Bystander Intervention

Don't Stand By, Stand Up!

Together we can create a safer and healthier campus community by being active bystanders who take action when we notice a problem. Here's how:

Step 1: Recognize a Problem

Become an active bystander by identifying a potentially harmful or dangerous situation, including:

  • Unwanted physical/sexual contact
  • Derogatory language or harassment
  • Unsafe drug and/or alcohol use
  • Mental health concerns
  • Hazing/bullying

Trust Your Gut

If you recognize a problem and take action, it’s likely others will notice the potential problem, too, and support your actions.

Remember, if you choose to take action, ensure your safety first.

Step 2: Make the Choice

Sometimes people don’t intervene because they think someone else will. Making the choice to intervene means you are building an inclusive and caring environment for all. Inaction could put someone’s well-being at risk.

Not everyone will notice a problem, and even if others do, you might be the only one willing to take action. Whether it’s speaking up or helping directly, it’s up to you to determine how best to act.

Ask Yourself:

  • What are the potential consequences of not intervening?
  • If I was in that situation, would I want someone to intervene?
  • How would I feel if it was a good friend or family member in that situation?
  • Can I safely intervene?

Step 3: Take Action

When you take action, it’s important to approach everyone as a friend, avoid physical intervention, and stay level-headed, non-judgmental, and open-minded.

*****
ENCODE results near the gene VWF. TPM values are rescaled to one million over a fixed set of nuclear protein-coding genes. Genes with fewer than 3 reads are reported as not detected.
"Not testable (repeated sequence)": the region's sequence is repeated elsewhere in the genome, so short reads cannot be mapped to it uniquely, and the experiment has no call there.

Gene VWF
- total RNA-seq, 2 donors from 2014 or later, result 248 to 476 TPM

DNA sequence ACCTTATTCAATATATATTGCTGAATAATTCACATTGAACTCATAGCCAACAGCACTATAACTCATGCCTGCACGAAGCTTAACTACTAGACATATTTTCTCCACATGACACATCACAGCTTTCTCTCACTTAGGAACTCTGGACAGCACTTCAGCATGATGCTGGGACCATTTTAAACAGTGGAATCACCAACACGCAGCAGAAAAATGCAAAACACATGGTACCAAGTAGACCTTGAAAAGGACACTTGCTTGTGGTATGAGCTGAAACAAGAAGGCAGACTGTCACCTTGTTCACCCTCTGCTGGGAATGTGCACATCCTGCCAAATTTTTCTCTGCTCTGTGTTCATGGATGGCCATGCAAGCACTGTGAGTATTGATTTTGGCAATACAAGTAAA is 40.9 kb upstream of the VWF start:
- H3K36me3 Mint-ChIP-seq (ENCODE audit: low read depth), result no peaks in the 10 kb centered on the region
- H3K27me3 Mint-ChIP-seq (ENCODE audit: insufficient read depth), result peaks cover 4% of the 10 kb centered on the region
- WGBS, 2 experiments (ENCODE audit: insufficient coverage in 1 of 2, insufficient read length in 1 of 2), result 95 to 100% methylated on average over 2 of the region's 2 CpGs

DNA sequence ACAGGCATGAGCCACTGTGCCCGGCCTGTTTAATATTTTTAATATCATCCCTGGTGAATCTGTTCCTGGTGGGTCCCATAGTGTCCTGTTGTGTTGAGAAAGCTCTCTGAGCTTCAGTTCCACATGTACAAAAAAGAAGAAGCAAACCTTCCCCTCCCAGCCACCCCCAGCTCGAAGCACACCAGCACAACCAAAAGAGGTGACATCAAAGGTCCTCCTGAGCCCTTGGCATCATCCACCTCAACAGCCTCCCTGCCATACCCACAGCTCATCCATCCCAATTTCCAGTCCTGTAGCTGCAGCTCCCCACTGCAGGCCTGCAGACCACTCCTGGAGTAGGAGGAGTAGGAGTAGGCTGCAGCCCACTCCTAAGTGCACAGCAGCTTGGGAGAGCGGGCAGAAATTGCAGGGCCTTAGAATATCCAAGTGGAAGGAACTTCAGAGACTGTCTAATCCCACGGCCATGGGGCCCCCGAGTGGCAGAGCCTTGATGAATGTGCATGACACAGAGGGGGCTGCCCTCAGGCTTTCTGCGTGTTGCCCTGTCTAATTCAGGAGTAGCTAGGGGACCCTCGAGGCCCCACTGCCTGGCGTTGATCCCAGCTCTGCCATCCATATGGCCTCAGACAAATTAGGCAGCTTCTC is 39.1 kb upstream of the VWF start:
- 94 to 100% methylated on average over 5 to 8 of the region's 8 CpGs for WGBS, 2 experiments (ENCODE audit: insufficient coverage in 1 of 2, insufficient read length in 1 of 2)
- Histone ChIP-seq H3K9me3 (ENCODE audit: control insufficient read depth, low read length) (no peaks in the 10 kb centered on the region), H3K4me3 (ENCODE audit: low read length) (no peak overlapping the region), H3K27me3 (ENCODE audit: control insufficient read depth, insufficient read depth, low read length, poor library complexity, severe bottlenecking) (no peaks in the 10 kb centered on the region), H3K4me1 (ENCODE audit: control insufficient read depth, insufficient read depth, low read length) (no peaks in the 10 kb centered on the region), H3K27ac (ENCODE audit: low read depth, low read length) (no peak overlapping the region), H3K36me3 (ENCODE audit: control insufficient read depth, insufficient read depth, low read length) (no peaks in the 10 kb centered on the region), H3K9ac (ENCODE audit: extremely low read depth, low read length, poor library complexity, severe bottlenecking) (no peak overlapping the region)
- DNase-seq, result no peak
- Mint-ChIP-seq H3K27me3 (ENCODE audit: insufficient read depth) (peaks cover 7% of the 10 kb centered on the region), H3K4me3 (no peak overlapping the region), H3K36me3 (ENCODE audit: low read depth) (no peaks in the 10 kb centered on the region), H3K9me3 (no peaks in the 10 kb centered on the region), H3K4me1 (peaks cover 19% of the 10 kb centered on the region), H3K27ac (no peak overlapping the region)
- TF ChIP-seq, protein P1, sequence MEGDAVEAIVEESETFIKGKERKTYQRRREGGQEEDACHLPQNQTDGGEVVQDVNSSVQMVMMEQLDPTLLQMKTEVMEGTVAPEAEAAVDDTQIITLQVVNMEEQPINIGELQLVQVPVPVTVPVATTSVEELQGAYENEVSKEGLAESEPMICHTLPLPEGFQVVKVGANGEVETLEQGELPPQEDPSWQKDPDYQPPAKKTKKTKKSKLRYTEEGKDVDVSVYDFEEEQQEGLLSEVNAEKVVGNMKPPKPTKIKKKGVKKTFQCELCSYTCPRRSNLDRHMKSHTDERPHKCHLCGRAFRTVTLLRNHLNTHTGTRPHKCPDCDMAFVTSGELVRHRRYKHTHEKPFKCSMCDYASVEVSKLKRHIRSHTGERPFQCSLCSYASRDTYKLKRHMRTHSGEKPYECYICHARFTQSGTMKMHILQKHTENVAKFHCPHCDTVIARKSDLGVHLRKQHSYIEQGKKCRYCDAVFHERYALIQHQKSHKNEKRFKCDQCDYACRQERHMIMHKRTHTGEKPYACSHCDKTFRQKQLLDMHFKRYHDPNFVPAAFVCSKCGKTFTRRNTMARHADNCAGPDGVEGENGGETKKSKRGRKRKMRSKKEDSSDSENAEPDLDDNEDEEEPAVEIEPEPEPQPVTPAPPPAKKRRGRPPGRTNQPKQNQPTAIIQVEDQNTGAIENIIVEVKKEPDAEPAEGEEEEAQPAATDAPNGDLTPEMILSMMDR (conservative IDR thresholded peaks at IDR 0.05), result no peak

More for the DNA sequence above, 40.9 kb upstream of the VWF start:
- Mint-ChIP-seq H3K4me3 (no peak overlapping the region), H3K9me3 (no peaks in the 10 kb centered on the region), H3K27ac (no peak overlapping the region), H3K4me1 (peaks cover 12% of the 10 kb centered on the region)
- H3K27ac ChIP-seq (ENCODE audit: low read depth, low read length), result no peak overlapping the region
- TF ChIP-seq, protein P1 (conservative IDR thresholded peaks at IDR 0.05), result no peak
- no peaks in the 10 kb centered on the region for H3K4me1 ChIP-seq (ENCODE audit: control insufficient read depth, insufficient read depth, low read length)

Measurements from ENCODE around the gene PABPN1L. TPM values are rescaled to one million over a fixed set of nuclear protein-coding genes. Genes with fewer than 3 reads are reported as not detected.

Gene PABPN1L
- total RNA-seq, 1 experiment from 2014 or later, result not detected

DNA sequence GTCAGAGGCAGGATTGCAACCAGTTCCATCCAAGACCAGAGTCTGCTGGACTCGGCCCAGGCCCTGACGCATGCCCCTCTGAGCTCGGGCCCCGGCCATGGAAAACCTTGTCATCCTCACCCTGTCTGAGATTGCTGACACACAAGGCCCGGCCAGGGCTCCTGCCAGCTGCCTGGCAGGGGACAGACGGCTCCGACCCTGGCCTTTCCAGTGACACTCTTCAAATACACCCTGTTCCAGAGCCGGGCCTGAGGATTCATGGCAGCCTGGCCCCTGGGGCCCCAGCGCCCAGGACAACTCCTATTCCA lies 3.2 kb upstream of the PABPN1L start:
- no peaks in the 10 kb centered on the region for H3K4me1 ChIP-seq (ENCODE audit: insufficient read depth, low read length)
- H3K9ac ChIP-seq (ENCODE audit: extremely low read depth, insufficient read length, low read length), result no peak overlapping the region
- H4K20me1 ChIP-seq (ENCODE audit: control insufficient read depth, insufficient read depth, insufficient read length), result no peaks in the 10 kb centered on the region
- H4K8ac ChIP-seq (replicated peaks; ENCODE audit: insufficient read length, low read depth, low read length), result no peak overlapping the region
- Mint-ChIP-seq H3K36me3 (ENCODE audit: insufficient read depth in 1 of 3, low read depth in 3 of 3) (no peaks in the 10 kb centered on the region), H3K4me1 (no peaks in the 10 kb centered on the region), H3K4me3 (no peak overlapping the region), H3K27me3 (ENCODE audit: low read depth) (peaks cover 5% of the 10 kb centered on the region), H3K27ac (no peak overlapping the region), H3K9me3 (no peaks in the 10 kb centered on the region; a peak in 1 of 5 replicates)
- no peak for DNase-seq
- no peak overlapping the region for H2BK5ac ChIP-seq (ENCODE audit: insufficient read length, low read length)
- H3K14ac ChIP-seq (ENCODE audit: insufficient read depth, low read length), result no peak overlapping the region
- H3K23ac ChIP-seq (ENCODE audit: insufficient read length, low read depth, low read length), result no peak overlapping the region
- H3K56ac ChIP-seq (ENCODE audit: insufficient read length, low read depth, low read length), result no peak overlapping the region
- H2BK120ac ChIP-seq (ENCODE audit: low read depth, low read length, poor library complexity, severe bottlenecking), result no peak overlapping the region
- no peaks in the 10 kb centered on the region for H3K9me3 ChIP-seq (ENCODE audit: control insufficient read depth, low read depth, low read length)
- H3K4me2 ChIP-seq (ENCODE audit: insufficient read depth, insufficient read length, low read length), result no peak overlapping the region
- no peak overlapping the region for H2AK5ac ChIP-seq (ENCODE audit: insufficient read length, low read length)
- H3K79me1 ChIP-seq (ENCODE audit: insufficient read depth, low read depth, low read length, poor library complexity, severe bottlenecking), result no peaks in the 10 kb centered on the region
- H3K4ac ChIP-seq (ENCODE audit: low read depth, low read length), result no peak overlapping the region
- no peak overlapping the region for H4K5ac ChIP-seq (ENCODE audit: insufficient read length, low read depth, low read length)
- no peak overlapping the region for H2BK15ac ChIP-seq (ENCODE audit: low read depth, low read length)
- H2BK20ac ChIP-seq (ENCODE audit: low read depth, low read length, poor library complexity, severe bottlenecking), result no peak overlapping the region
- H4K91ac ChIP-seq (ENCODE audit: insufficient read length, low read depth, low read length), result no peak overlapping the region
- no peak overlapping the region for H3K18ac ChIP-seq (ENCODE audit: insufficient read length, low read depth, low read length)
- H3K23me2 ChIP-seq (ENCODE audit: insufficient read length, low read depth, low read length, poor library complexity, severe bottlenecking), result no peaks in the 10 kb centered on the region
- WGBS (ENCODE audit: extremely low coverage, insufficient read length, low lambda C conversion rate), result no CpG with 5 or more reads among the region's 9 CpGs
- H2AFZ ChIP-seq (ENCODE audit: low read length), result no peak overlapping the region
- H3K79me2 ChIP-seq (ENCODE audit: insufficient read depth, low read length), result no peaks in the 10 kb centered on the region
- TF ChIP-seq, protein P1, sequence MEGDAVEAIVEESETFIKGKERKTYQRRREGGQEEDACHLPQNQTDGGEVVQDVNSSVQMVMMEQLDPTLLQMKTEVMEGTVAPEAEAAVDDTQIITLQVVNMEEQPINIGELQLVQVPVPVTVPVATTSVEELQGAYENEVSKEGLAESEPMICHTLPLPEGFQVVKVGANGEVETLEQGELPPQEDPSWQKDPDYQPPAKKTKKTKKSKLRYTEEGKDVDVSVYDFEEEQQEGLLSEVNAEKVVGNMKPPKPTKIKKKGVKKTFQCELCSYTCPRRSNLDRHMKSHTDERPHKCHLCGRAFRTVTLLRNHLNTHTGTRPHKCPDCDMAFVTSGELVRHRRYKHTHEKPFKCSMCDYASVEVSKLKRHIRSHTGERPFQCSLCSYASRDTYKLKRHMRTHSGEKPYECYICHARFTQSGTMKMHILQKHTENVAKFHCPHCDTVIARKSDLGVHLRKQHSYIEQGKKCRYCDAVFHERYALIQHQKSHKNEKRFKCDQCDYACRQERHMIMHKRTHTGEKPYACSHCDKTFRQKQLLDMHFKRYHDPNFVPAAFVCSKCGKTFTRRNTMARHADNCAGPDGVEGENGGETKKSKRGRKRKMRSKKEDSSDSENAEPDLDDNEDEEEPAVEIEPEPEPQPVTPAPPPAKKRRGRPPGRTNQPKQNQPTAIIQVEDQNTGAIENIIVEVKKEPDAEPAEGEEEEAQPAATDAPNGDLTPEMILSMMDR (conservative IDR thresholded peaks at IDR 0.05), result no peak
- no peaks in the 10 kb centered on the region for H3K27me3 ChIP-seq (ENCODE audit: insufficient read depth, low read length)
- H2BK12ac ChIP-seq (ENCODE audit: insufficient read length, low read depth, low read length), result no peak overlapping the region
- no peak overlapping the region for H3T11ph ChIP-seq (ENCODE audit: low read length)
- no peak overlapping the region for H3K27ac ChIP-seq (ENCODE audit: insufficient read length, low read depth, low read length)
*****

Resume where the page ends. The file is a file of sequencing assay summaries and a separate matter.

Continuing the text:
Intervening is most effective when safety, assertiveness, and awareness are at the forefront of your actions. Consider intervening directly or indirectly, which can look like:

Check In

Approach the situation and ask the person who needs help questions such as:

  • “Are you okay?”
  • “Do you want me to sit with you?”
  • “Do you need help?”


Approach the situation and divert the conversation with questions such as:

  • “Hey, aren’t you in my biology class?”
  • “Excuse me, do you know what time it is?”
  • “I like that bag. Where did you get it?”

Get Help

  • Ask a friend/another bystander to step in
  • Call 911 or another authority

Medical Amnesty Law

Washington’s Medical Amnesty Law states that if you think someone is overdosing or has alcohol poisoning and you seek medical help for them, generally, neither of you will be legally charged for possessing or using drugs or for minor in possession (RCW 69.50.315).